Korean specialist Kong Dan Oh gives her insight into North Korea. Oh was born to North Korean parents and has spent her life studying the misfit nation.
Fulbright scholar Jesse Appell went to China to study the tradition of Chinese stand-up comedy. But after he made a spoof video of Psy’s megahit, “Gangnam Style” which he called “Laowai Style” he found himself at the center of his own comedy.
Venezuelans head to the polls Sunday to pick a new leader. They’ll chose between Interim President Nicolas Maduro, who vows to continue Chavez’s socialist policies, and opposition candidate Henrique Capriles. Jennifer McCoy of the Carter Center is there to monitor the vote.
Caracas resident Juan Espinoza will be casting his ballot for Venezuela’s interim president Nicolas Maduro. The members of funk band Los Amigos Invisibles on the other hand are not exactly fans of the Chavinista movement.
UPDATE: Norwegian Havard Rugland’s goal of one day playing in the NFL will come true. Rugland became a YouTube phenomenon with his trick kicks video. Friday it was announced Rugland has signed with the Detroit Lions who were looking for a new kicker following the retirement of 21-season veteran Jason Hanson.
The Russian government is conducting raids on NGOs, claiming they receive large funds from foreign countries and need to register as “foreign agents.” Some of these NGOs conduct election monitoring or historical research. Moscow News Acting Editor Natalia Antonova says the NGO Memorial is digging up new evidence that Stalin personally ordered executions during the purge of 1930-1938 and that this is still upsetting many Russians.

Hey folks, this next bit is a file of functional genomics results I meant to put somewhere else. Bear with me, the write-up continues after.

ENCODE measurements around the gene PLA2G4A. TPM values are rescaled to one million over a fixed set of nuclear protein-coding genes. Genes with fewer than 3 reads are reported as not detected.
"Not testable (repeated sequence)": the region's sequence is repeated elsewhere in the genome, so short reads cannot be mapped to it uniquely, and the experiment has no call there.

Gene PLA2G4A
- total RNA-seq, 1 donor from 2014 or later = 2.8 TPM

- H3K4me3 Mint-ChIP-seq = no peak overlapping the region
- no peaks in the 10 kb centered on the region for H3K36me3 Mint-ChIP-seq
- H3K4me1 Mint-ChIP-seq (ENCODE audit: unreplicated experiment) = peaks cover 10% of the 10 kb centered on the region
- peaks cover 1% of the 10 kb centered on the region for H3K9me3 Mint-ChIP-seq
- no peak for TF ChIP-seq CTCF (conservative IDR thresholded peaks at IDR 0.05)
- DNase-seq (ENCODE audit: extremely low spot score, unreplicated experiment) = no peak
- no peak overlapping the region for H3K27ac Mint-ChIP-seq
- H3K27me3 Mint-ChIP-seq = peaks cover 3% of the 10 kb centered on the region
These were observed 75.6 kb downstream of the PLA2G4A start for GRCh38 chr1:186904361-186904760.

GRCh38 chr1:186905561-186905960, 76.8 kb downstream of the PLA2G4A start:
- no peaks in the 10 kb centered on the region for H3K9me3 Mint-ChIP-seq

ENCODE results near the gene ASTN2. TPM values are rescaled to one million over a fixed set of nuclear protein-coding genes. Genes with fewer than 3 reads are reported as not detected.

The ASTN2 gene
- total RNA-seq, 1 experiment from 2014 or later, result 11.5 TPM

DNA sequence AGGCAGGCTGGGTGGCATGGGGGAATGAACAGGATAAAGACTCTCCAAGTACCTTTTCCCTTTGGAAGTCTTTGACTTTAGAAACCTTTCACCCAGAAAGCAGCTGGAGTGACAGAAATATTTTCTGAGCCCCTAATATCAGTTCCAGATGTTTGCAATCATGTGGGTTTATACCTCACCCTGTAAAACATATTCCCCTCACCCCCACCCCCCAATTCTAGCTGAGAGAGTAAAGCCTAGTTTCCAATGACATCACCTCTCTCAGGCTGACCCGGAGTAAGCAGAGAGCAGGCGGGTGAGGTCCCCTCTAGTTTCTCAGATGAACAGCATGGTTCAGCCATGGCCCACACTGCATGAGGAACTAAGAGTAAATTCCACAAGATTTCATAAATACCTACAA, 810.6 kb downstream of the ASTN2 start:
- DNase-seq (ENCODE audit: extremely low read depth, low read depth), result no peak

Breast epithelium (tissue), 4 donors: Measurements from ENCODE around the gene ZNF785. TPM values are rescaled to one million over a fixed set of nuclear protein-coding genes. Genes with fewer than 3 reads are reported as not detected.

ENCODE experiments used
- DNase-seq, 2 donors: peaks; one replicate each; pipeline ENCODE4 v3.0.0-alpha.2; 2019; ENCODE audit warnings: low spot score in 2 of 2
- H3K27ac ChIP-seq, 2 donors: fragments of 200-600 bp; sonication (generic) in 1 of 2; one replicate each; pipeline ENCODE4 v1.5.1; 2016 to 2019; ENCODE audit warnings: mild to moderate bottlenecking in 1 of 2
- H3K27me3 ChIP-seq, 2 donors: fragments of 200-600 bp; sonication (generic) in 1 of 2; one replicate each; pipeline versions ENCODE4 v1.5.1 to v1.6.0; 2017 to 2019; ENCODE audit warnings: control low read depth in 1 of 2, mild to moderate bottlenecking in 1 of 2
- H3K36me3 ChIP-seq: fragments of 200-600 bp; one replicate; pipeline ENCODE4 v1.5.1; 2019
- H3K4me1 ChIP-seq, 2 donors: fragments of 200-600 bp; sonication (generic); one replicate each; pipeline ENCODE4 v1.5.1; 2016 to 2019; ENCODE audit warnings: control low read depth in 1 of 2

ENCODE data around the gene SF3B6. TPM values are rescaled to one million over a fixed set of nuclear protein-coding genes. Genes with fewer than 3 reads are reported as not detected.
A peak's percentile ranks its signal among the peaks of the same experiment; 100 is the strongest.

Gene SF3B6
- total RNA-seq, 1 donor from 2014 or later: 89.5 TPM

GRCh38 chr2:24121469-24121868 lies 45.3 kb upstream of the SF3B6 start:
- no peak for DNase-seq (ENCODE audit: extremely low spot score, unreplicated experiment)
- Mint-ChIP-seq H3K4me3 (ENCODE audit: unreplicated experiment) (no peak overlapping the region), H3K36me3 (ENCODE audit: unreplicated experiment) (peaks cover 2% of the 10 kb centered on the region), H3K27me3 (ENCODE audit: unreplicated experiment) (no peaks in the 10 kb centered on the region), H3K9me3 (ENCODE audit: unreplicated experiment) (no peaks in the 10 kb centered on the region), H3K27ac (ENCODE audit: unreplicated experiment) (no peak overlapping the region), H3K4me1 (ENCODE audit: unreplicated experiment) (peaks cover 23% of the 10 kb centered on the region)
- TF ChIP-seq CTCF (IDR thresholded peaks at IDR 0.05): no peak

Even in death, Britain’s former Prime Minister seems to hold sway over Britain. Over the last week, the country has seen everything from plans for a quasi-state funeral to booming sales of the song ‘Ding Dong The Witch Is Dead.”
A California man who used to take pride in his role in helping facilitate communication between US and Iran may be facing a forced career change.
Anne Smedinghoff, the 25-year-old American diplomat killed by a bomb while delivering textbooks to children in Afghanistan, was also involved in promoting a recent Afghan youth orchestra trip to the United States.
Next stop! Geo Quiz: One of the newest metro stops being added to the Paris Metro- Line 11 will be named in honor of an endearing French singer famous for “Poinconour des Lilas”. Can you name the singer?
Japan’s coffee culture includes some meticulous rituals and some quirky theme cafes. Anchor Marco Werman meets Merry White, author of “Coffee Life in Japan” to drink Japanese style coffee and learn about the history behind Japan’s obsession with the cup of joe.
China works to contain the latest bird flu outbreak, while cracking down on people it says are spreading panic. Also, we hear how the Arab Spring is helping to transform sexuality in the Arab world. Plus, a melding of photographs and songs helps tell the story of Northern Ireland’s recent history.
The Chinese government is reacting to the new outbreak of bird flu with some refreshing transparency. But The World’s Mary Kay Magistad in Beijing tells anchor Marco Werman that some Chinese who have questioned official statistics have landed in jail.
Several scientific groups are tracking the global spread of infectious diseases by monitoring Twitter, web searches, and other content online. The World’s Rhitu Chatterjee looks at the promise and challenges of disease surveillance via the internet.